Hate-watching the Duggar scandal: Feeding bottomless appetites for hypocrisy, schadenfreude and shame

UPDATED: An In Touch story of "inappropriate" behavior by Josh Duggar at 17 becomes a tabloid sensation

By Mary Elizabeth Williams

Senior Writer

Published May 21, 2015 3:31AM (EDT)

  (Reuters/Brian Frank)
(Reuters/Brian Frank)

It was a kind of jackpot for the hate watchers when America's ongoing perverse fascination with epic breeders the Duggar family took a particularly prurient turn this week. But let's put the pitchforks down and keep the schadenfreude in check for a minute.

A report first published in In Touch says that over ten years ago, a then 17 year-old Josh Duggar was "brought into the Arkansas State Police by his father, Jim Bob, who said he caught him leaving a young girl’s bedroom and 'learned something inappropriate happened.'" Sources who say they've seen the report claim that "the charge being pursued while Josh was a minor was sexual assault in the fourth degree." In a strange twist, the state trooper who initially was brought in to take the report allegedly "never followed up" and was later convicted on child porn charges. The statute of limitations on the case has long expired. Sgt. Darrel Hignite, who In Touch identifies as the lead investigator in the case, says now only that "I can’t comment or discuss [this case] because of the sensitive nature and because it involved a juvenile."

The overheated chops licking over allegations involving a family so eager to campaign against gay rights and reproductive choice, one so heavily self-identified as espousing a rigidly wholesome version of Christianity, began immediately. The headlines — from the Daily Mail to the Frisky to Towleroad -- quickly seized on the possibility that openly anti marriage equality  father of three, who's an executive director for the reliably gross Family Research Council, "Might Be A Child Molester." 

Rumors about Josh have circulated online for several years, in part because of the family's involvement in a Christian boot camp-type facility called ALERT, and questions of whether Josh had been "sent away" there. And it's not as if a vehemently Christian public figure behaving in a morally reprehensible way would be completely unheard of. It's pretty much all but expected.

However, while the InTouch allegations may indeed be thoroughly fact-checked and appropriately sourced, let's also remember this information is coming from the people who earlier this year featured a revoltingly altered cover image and unverified quotes from "a source" about Bruce Jenner's then-unconfirmed gender transition. Let's remember two years ago, when parent company Bauer media settled a $50 million lawsuit that Tom Cruise slapped on them after claims he'd "abandoned" daughter Suri.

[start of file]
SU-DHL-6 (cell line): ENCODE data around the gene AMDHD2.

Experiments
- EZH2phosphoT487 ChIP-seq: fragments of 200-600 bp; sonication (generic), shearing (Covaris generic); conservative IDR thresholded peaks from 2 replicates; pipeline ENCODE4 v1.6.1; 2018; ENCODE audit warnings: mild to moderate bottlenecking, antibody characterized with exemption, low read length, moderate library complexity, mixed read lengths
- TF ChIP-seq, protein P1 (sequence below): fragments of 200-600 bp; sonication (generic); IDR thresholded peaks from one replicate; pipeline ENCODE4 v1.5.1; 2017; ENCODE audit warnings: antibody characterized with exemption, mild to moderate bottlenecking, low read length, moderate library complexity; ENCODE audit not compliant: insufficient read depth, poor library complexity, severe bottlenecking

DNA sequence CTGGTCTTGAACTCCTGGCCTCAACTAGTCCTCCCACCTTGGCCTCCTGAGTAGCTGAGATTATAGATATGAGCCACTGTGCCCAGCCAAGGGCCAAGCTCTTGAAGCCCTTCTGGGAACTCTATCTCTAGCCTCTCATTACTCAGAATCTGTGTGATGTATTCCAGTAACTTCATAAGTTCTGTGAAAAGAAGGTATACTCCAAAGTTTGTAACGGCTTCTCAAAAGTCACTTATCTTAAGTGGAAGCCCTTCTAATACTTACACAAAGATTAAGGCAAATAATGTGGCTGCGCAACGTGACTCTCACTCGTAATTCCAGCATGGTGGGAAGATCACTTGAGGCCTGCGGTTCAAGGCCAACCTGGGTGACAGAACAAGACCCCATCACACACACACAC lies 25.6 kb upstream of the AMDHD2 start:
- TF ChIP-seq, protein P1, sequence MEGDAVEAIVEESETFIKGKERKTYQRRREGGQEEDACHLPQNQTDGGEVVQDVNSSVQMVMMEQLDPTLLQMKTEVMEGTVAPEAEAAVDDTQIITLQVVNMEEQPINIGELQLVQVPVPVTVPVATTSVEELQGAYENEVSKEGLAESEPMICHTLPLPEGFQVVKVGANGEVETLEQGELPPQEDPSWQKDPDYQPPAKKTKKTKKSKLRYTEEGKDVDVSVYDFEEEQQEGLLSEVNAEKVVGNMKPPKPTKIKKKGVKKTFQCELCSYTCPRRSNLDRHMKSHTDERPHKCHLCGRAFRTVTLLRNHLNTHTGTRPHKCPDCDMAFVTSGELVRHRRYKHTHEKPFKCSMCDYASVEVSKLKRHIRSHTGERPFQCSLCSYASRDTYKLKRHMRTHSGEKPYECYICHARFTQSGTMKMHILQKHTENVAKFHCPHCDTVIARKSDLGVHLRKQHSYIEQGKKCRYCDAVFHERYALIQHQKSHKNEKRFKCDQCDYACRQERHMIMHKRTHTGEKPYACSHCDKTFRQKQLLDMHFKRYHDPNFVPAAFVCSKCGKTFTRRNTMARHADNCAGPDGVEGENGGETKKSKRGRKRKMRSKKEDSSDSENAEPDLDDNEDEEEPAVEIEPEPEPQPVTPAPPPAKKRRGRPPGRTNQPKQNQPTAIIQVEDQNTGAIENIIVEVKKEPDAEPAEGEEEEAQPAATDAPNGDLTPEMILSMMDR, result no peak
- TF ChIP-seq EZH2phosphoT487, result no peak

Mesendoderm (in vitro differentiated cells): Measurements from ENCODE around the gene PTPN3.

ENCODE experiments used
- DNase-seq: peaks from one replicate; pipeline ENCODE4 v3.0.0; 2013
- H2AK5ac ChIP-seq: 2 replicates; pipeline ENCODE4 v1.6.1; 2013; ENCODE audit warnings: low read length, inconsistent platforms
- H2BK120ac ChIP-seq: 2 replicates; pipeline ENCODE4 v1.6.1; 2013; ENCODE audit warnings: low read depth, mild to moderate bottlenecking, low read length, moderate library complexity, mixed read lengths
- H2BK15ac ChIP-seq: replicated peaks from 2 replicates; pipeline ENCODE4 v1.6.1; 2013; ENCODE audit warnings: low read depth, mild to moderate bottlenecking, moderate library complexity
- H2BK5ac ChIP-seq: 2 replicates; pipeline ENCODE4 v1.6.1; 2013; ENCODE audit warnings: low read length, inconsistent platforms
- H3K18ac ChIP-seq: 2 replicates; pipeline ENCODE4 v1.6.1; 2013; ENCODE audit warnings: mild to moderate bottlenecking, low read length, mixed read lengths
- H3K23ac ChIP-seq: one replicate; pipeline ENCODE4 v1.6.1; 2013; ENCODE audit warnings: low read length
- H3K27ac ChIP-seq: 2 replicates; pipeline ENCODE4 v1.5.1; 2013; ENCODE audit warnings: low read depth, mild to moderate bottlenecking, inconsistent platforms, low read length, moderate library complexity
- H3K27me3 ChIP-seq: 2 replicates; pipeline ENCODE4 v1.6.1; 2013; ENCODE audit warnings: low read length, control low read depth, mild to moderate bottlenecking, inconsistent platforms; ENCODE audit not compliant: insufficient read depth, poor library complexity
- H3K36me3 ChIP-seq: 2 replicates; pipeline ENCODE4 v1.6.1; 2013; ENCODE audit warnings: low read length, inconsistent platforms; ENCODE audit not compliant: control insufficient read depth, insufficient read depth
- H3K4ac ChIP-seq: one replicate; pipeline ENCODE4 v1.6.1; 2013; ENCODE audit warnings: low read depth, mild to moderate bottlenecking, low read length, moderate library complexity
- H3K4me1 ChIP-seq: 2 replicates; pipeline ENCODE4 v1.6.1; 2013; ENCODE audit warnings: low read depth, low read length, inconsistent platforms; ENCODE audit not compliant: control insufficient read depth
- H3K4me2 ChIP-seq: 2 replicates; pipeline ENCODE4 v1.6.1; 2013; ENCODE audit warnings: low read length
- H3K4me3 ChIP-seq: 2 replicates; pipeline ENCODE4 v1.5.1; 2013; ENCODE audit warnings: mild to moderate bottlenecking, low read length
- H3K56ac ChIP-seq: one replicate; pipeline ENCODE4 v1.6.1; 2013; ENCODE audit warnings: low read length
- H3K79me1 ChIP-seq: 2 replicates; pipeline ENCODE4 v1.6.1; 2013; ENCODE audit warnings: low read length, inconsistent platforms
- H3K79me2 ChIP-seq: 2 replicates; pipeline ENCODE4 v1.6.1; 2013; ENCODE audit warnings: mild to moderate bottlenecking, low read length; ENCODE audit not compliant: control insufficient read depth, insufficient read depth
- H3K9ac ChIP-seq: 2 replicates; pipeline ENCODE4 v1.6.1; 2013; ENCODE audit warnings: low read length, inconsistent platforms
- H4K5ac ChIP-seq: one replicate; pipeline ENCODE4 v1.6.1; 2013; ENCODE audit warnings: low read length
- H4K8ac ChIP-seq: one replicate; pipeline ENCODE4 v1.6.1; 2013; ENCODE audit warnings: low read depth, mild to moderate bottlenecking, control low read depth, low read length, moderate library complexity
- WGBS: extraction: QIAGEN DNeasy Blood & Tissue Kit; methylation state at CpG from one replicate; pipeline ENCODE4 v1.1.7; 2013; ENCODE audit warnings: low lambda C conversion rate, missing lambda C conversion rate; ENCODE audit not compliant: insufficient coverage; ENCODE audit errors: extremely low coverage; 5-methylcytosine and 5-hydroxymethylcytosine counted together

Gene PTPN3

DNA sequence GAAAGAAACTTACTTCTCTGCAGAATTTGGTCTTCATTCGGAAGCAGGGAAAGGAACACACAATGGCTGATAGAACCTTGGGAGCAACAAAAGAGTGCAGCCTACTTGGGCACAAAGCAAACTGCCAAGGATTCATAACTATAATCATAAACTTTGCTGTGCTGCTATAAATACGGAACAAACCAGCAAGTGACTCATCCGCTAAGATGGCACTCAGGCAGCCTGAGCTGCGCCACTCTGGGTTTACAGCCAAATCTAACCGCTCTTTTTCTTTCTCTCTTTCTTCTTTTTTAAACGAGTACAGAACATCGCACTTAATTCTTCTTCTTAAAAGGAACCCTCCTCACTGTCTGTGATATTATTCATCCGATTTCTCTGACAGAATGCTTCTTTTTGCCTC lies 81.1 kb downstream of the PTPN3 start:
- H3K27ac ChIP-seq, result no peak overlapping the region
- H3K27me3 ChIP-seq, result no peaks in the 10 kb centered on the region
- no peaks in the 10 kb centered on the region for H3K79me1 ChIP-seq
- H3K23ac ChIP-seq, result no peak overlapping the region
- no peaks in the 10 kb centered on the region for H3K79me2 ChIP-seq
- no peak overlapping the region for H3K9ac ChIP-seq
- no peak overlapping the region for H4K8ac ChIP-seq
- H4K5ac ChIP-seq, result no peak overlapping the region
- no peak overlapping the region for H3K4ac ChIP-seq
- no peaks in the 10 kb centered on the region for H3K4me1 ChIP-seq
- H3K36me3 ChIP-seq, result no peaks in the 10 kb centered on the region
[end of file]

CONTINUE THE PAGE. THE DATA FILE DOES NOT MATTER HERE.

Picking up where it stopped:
More significantly, let's remember that there is a lot of room for ambiguity in words like "young girl" and "inappropriate." That could mean anything from sexual abuse to something involving two consenting teenagers, and a pre-television fame father who wanted to punish his eldest child. From the sound of it, Jim Bob himself did not witness anything, and the girl allegedly involved has not spoken up. Under Arkansas law, sexual assault in the fourth degree can be just about anything — it's defined as "sexual contact with another person, not the person’s spouse, who is less than sixteen (16) years of age." And it's a misdemeanor.

While there's maybe a small measure of satisfaction in imagining a self-righteous family being exposed as hypocrites, there's ultimately nothing gratifying to be found in the borderline gleeful, gotcha-style excitement now swirling over the In Touch report. Either Josh Duggar actually did something wrong over a decade ago and got away with it, or a trivial incident has been blown wildly out of proportion. Either way, it's a story with nothing in it to feel good about. Nothing at all.

UPDATE: On Thursday, In Touch followed up its story with new details culled from Springdale, Arkansas police reports obtained via the Freedom of Information Act. The 33 pages of material include accusations of "multiple sex offenses — including forcible fondling — against five minors," going back to 2002.

By Mary Elizabeth Williams

Mary Elizabeth Williams is a senior writer for Salon and author of "A Series of Catastrophes & Miracles."

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